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Faculty Resources: Home

Resources for faculty on databases, print and e-collections, instruction, research, citation management, digital objects, and library services.

Getting Started with the Library

Information literacy is the basis of lifelong learning and is directly tied to critical thinking.

Incorporating information literacy objectives into your research assignments allows students to develop their critical thinking skills and increase comprehension of course content

Additionally, The Association for College and Research Libraries (ACRL) Framework for Information Literacy in Higher Education (2016) includes essential questions, learning dispositions and concepts, and relationships to information, research, and scholarship, that address more comprehensive and transformational educational experiences. These frames include:

  • Authority Is Constructed and Contextual

  • Information Creation as a Process

  • Information Has Value

  • Research as Inquiry

  • Scholarship as Conversation

  • Searching as Strategic Exploration

On many of our research guides, you will see these frames with additional information on how to incorporate these concepts into your curriculum, alternative assignments, and outcomes/assessments that will lead to deeper understanding of information use, creation, and dissemination.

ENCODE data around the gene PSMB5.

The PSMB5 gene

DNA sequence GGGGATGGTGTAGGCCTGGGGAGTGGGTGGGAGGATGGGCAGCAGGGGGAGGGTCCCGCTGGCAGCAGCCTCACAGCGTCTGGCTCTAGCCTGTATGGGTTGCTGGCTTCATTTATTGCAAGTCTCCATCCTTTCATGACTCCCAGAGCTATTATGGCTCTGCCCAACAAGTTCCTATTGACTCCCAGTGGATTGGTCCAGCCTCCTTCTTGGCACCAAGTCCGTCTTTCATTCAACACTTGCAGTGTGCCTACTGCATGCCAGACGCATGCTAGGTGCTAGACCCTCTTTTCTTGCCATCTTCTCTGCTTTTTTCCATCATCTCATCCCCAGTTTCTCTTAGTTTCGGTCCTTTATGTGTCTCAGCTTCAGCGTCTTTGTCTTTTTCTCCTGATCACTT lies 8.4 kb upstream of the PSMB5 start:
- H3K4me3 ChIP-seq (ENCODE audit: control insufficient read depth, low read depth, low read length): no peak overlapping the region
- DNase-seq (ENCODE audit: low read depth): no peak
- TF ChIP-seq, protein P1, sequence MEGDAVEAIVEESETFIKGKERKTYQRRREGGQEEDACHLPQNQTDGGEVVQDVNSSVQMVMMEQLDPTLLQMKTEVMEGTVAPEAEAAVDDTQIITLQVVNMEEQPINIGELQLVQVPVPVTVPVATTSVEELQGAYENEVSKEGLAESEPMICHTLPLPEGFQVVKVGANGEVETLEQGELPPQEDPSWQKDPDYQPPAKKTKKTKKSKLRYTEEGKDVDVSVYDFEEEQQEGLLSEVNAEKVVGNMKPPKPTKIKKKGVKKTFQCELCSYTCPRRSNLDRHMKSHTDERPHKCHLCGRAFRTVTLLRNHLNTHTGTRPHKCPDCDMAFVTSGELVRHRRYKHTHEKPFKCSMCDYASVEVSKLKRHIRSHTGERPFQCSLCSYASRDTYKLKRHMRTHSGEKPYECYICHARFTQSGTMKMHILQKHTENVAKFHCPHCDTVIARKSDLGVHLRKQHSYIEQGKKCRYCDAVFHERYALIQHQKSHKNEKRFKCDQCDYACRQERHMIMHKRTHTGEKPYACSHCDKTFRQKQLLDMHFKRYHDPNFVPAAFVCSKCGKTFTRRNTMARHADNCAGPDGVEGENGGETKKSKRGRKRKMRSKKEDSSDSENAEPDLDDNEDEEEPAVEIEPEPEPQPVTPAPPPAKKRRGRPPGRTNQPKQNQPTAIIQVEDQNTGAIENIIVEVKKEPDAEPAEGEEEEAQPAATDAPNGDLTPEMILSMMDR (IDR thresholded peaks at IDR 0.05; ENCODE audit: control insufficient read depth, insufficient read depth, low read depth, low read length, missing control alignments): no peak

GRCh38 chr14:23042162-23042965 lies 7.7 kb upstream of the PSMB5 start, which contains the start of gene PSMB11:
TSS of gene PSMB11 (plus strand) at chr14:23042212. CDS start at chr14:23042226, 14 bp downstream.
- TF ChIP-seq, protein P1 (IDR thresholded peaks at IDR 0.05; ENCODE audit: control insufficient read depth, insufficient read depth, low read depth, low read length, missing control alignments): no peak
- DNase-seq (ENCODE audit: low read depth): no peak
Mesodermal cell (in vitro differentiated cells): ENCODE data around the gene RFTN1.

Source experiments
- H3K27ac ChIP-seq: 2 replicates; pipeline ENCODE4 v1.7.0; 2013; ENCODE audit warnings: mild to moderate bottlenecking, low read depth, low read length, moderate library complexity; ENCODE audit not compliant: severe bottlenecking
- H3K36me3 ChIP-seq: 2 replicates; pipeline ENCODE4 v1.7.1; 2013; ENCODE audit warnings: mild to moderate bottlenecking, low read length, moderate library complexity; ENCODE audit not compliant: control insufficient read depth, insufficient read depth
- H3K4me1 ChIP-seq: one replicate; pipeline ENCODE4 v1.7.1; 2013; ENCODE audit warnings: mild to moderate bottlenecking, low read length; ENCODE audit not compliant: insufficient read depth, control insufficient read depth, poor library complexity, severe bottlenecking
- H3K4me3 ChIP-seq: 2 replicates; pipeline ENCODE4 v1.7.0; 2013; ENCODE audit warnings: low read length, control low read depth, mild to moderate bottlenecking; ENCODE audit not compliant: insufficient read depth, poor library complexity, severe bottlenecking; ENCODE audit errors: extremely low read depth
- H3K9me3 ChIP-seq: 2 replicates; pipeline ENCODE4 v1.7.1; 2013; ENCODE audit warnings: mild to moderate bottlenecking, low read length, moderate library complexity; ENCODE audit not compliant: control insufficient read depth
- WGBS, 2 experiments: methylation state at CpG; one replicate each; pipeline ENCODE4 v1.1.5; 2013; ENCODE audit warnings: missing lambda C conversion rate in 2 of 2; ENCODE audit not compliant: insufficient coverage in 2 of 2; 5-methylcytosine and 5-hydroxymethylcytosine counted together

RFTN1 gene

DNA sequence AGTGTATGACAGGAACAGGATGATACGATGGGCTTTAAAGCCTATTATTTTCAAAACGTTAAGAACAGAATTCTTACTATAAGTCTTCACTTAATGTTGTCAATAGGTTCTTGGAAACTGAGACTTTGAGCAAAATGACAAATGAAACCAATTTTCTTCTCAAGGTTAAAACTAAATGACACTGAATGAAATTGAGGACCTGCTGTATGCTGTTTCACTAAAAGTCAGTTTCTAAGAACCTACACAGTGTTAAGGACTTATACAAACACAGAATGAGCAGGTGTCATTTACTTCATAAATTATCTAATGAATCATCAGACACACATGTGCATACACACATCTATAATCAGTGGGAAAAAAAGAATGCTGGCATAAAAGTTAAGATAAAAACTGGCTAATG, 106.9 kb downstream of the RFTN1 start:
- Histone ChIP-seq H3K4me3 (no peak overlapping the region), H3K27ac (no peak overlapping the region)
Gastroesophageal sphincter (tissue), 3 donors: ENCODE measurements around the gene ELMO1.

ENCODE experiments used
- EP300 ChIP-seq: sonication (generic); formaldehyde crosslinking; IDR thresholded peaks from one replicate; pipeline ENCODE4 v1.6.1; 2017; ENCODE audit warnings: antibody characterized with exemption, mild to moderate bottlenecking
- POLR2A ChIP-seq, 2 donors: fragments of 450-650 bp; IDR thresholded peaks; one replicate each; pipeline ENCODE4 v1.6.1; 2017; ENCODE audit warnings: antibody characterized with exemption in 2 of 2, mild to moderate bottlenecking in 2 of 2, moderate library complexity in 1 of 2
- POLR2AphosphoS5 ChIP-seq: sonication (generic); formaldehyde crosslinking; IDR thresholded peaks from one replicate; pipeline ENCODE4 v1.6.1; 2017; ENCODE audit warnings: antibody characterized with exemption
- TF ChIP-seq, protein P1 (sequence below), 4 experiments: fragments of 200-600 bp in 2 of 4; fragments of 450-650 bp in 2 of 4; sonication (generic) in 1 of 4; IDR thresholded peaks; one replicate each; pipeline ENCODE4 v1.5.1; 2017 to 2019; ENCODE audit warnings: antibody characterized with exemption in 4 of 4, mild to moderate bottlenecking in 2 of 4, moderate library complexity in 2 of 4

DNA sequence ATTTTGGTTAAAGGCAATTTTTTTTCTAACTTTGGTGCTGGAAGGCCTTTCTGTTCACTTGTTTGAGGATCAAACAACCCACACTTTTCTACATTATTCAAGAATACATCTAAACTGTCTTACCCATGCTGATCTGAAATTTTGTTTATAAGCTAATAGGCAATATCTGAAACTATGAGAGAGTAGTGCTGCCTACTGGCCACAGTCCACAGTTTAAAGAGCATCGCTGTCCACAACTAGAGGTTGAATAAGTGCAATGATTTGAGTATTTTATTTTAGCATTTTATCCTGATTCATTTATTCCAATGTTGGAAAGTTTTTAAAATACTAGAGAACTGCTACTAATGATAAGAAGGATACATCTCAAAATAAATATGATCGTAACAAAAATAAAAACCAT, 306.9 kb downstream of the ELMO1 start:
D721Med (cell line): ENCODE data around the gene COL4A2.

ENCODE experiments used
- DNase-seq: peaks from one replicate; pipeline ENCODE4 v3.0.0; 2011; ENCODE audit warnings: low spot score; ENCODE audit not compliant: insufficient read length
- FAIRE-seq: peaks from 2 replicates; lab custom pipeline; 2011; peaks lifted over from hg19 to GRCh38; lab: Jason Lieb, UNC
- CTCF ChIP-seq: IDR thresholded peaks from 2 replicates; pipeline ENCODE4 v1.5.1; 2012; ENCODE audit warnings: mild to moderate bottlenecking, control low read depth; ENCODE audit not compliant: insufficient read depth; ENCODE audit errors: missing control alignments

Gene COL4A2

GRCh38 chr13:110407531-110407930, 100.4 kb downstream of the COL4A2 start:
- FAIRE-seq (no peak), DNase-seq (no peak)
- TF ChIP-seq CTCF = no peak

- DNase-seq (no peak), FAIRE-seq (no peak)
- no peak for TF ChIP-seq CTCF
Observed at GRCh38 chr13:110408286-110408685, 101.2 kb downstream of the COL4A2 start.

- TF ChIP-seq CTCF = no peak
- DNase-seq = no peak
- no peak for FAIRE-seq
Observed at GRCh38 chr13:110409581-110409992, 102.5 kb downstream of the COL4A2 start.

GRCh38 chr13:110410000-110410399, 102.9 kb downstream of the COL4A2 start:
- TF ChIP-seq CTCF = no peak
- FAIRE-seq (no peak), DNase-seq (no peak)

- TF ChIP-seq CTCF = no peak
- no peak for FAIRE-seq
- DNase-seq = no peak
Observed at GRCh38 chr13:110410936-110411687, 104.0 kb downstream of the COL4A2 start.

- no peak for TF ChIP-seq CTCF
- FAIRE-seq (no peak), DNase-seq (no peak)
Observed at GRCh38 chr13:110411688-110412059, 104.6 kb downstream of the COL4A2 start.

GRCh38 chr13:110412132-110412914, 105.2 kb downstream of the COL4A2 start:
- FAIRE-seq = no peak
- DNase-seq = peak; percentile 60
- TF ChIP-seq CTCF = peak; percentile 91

Here's an example:

More information on these standards and frameworks can be provided through your liaison librarian, the PALNI website, or by contacting Rhonda Huisman, Director of University Library Services (

Instruction and Assessment

To set up an instruction session:

1. Call, email, or stop by the library

2. Connect with a librarian to review curriculum, assignment outcomes, goals, and timeframe.

3. Follow-up (assessment), or additional instruction, one-on-one, or other interaction with students.

For videos, tutorials, assignments, resources, or facilities, please give at least one week notice.

Embed in Canvas

Librarians can provide course-integrated instruction that helps students systematically approach new topics and become familiar with discipline-specific tools, offered in-person or virtually. In-person instruction takes place in the classroom and allows the librarian to tailor the lesson to the needs of your students. Virtual instruction can be provided asynchronously by way of instructional videos, lectures, or online tutorials or synchronously using Canvas discussion boards or video conferencing.

Steps to Embedding Your Librarian in Canvas:

1. Consult with a CITL staff member for setup and questions on customizing your course

2. Contact your librarian by email, phone, or stop by!

3. Determine how to best utilize the librarian through instruction, assignment creation, resources, assessment.